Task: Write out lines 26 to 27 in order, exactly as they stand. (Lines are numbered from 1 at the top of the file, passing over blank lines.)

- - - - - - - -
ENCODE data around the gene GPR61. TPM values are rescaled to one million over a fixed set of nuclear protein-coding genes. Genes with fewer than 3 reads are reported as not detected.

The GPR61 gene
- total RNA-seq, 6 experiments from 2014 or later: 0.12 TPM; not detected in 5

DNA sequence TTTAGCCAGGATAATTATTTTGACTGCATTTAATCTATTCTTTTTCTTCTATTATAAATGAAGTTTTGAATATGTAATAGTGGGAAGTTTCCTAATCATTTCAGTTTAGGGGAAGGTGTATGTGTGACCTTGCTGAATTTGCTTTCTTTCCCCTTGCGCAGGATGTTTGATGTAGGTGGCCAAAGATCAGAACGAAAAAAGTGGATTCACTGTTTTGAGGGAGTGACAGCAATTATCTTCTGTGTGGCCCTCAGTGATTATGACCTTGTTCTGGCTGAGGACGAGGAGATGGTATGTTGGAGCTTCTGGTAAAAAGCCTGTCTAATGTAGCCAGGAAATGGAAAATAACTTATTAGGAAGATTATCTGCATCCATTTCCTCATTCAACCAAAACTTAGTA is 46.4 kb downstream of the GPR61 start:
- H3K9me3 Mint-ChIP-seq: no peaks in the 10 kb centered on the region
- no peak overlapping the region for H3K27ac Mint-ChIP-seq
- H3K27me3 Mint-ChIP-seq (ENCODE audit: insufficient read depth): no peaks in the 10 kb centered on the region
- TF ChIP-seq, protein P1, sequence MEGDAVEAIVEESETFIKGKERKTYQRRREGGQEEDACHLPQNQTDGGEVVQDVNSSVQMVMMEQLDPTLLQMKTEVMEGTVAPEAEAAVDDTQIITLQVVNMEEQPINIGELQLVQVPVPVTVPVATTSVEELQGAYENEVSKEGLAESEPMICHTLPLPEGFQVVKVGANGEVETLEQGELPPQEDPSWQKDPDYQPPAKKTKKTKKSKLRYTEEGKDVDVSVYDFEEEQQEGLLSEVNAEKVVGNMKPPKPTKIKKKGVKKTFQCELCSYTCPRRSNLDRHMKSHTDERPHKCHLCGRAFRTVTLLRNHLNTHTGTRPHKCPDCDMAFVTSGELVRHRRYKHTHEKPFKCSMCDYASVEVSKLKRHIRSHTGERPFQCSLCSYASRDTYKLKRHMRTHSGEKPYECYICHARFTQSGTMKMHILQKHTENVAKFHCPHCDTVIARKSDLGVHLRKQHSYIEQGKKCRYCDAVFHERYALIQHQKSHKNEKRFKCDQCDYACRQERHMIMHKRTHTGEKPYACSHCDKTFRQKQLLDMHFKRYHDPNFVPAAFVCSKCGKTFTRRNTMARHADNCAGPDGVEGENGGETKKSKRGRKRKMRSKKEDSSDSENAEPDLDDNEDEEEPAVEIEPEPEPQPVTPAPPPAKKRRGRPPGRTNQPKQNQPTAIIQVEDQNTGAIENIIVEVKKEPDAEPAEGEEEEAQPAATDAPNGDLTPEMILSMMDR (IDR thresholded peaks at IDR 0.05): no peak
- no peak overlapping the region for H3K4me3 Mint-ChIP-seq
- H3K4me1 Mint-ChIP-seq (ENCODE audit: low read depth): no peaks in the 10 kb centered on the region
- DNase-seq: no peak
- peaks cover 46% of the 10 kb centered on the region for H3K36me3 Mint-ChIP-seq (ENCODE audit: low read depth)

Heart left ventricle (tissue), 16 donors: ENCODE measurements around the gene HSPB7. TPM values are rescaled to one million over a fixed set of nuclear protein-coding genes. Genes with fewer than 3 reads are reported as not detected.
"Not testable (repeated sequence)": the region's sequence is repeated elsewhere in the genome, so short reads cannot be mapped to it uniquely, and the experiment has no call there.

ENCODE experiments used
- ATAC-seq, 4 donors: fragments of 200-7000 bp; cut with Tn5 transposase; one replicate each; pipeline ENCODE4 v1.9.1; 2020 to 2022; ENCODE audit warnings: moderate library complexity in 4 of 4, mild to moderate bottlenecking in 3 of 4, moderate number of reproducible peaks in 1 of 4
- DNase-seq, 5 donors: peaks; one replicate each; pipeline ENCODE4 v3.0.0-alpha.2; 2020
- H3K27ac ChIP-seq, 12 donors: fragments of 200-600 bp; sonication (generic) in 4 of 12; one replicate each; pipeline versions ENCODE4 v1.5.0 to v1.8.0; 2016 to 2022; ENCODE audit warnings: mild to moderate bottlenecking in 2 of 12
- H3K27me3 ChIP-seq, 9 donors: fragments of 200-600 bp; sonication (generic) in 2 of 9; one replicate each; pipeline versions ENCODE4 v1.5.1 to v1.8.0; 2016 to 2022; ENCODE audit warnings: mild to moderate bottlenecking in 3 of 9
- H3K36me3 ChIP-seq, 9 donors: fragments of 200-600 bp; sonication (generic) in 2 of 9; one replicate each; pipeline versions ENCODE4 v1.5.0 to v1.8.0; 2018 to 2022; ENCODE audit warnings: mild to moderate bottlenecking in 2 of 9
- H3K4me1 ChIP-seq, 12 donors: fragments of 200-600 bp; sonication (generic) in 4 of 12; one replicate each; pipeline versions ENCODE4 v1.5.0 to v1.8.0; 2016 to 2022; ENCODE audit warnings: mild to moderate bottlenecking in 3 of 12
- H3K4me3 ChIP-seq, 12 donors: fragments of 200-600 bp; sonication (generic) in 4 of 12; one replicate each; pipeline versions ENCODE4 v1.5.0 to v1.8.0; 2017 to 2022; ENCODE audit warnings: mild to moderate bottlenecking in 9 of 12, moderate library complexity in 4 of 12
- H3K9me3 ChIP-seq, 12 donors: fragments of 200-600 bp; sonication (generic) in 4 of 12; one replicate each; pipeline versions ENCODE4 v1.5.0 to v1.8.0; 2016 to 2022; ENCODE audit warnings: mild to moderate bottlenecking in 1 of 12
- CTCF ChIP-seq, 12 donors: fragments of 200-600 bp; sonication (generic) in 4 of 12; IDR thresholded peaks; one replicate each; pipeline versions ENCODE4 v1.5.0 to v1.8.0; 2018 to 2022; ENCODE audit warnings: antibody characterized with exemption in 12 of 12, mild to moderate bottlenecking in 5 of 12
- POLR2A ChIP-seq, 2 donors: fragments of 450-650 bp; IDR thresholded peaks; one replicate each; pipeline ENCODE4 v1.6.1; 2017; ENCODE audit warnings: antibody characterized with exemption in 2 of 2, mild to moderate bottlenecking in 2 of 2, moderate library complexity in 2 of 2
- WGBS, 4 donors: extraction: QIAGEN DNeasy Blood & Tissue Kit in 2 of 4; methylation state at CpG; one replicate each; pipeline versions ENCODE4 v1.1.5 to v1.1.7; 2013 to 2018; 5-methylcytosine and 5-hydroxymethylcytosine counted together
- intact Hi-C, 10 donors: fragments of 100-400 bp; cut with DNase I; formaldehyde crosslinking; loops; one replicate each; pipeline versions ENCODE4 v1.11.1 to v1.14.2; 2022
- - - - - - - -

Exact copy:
- WGBS, 4 donors: extraction: QIAGEN DNeasy Blood & Tissue Kit in 2 of 4; methylation state at CpG; one replicate each; pipeline versions ENCODE4 v1.1.5 to v1.1.7; 2013 to 2018; 5-methylcytosine and 5-hydroxymethylcytosine counted together
- intact Hi-C, 10 donors: fragments of 100-400 bp; cut with DNase I; formaldehyde crosslinking; loops; one replicate each; pipeline versions ENCODE4 v1.11.1 to v1.14.2; 2022